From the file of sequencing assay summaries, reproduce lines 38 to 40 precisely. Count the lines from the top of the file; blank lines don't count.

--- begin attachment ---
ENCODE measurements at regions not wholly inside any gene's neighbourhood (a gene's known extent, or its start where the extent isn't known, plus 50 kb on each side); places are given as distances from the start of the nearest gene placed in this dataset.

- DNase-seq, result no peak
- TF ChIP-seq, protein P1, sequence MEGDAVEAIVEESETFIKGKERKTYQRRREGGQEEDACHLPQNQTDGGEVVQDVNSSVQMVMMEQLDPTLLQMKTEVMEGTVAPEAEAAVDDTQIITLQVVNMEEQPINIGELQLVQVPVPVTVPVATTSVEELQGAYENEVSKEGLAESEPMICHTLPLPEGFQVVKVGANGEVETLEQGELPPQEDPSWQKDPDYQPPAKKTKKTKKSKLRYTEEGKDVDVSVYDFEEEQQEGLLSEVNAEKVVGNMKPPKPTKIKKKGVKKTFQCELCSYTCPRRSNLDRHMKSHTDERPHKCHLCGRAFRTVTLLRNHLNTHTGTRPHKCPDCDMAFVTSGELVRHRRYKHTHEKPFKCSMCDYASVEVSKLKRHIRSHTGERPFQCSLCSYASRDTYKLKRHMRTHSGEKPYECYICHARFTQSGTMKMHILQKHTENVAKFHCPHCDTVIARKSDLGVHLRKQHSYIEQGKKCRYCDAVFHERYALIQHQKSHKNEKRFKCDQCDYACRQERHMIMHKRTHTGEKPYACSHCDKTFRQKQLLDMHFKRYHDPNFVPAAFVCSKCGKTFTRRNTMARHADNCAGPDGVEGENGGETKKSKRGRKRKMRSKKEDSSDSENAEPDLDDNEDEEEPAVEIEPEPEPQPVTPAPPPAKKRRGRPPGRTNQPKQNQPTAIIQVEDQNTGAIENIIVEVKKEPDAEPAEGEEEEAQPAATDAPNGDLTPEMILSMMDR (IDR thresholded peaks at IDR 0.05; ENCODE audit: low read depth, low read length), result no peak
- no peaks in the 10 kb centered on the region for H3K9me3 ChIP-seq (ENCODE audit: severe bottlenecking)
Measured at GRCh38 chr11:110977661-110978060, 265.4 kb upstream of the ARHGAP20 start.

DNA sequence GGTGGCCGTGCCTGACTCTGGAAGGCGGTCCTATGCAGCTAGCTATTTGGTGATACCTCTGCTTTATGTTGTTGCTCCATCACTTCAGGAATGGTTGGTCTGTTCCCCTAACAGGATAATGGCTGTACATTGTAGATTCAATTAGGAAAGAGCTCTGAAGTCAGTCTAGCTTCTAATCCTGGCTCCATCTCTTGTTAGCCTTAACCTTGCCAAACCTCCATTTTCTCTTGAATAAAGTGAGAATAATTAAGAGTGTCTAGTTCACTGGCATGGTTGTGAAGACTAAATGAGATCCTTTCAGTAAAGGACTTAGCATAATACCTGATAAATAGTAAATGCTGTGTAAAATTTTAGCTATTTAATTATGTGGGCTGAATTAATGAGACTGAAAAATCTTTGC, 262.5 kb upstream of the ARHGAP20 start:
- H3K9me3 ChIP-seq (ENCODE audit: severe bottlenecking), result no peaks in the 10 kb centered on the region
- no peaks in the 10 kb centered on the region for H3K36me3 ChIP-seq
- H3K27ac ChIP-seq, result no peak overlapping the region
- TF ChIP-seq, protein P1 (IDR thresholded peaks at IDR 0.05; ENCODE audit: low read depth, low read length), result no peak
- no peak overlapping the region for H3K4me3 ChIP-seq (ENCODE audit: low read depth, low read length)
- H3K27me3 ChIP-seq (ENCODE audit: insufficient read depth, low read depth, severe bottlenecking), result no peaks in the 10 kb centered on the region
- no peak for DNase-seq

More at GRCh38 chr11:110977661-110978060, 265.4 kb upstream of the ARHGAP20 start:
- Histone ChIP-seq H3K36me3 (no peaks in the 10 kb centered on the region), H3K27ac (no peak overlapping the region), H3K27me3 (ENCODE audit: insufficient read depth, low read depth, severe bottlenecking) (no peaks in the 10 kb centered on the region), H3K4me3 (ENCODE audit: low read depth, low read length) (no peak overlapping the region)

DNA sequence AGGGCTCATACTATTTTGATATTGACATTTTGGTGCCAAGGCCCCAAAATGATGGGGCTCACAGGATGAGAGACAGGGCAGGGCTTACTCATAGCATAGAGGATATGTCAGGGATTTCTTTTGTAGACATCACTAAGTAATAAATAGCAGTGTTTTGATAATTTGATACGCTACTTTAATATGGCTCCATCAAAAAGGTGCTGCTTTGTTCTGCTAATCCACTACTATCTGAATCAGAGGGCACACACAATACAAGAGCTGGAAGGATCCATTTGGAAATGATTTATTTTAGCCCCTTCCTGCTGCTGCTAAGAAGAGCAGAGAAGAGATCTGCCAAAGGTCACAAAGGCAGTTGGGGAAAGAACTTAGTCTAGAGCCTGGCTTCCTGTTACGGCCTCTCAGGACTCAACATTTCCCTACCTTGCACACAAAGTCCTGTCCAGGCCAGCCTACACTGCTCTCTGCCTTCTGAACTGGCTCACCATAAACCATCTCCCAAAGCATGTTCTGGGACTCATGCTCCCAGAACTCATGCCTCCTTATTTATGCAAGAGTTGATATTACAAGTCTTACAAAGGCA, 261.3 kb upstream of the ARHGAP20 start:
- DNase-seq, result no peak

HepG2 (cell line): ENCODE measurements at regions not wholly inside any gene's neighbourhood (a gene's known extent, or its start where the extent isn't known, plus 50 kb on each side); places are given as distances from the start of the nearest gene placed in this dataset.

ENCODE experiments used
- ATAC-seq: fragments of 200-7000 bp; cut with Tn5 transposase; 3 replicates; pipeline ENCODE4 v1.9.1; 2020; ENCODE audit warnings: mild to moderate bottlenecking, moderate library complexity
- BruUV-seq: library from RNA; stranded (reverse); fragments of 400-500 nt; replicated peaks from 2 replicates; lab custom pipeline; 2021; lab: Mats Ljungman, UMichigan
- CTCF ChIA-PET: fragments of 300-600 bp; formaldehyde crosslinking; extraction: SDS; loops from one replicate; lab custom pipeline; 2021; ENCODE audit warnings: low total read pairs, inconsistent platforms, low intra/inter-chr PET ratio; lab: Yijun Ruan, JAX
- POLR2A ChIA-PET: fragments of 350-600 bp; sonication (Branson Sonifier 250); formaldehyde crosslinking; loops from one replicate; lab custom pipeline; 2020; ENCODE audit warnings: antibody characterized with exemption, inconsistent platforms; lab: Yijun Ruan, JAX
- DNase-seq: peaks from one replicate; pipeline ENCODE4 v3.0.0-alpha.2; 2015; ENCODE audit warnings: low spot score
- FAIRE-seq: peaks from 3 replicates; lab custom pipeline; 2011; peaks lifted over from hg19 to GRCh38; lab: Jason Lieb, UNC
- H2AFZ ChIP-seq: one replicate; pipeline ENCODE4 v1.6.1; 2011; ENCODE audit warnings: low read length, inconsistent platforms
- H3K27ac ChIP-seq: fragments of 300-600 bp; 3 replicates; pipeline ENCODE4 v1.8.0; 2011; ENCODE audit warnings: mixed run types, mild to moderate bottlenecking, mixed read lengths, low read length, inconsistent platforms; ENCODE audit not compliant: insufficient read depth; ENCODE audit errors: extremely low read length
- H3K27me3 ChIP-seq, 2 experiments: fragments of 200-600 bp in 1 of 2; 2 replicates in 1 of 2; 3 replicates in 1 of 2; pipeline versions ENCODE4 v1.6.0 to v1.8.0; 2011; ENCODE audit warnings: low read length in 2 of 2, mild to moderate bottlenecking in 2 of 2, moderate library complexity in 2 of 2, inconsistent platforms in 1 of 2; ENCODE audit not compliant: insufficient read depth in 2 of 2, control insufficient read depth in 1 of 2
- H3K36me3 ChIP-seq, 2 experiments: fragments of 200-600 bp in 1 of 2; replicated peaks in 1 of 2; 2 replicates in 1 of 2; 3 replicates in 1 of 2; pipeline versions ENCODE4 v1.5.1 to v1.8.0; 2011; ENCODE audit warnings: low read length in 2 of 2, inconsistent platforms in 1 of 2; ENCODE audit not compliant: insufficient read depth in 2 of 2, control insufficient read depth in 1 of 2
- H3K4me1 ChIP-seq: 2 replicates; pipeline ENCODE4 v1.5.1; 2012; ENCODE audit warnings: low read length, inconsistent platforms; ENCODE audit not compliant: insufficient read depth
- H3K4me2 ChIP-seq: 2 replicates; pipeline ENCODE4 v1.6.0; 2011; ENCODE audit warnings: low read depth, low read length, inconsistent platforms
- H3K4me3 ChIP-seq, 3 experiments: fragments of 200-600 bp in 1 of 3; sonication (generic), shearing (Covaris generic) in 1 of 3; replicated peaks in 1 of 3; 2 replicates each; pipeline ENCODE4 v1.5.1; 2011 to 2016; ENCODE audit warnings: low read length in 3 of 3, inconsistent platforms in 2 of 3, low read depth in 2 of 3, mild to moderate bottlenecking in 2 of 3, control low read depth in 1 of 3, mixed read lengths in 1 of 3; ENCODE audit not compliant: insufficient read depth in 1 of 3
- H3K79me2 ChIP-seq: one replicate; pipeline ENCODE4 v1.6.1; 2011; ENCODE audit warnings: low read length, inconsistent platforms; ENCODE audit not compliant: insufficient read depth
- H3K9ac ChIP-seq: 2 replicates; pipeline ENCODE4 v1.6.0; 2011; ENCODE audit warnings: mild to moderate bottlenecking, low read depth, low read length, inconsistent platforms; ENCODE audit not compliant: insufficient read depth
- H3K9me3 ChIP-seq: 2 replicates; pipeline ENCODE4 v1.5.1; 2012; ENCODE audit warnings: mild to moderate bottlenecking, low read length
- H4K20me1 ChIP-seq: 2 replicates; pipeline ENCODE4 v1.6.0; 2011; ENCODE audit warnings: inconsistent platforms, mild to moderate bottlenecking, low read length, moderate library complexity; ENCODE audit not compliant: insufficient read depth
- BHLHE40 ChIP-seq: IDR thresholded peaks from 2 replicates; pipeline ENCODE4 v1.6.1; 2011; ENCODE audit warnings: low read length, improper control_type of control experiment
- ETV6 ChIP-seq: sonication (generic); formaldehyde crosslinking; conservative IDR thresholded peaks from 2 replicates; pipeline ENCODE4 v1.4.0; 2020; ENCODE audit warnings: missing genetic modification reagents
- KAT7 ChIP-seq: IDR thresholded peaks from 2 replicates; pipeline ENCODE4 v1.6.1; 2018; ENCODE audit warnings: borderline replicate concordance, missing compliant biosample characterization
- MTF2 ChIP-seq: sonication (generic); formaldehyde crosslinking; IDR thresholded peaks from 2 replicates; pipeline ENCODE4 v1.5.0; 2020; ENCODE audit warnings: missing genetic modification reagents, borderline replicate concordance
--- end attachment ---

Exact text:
- ETV6 ChIP-seq: sonication (generic); formaldehyde crosslinking; conservative IDR thresholded peaks from 2 replicates; pipeline ENCODE4 v1.4.0; 2020; ENCODE audit warnings: missing genetic modification reagents
- KAT7 ChIP-seq: IDR thresholded peaks from 2 replicates; pipeline ENCODE4 v1.6.1; 2018; ENCODE audit warnings: borderline replicate concordance, missing compliant biosample characterization
- MTF2 ChIP-seq: sonication (generic); formaldehyde crosslinking; IDR thresholded peaks from 2 replicates; pipeline ENCODE4 v1.5.0; 2020; ENCODE audit warnings: missing genetic modification reagents, borderline replicate concordance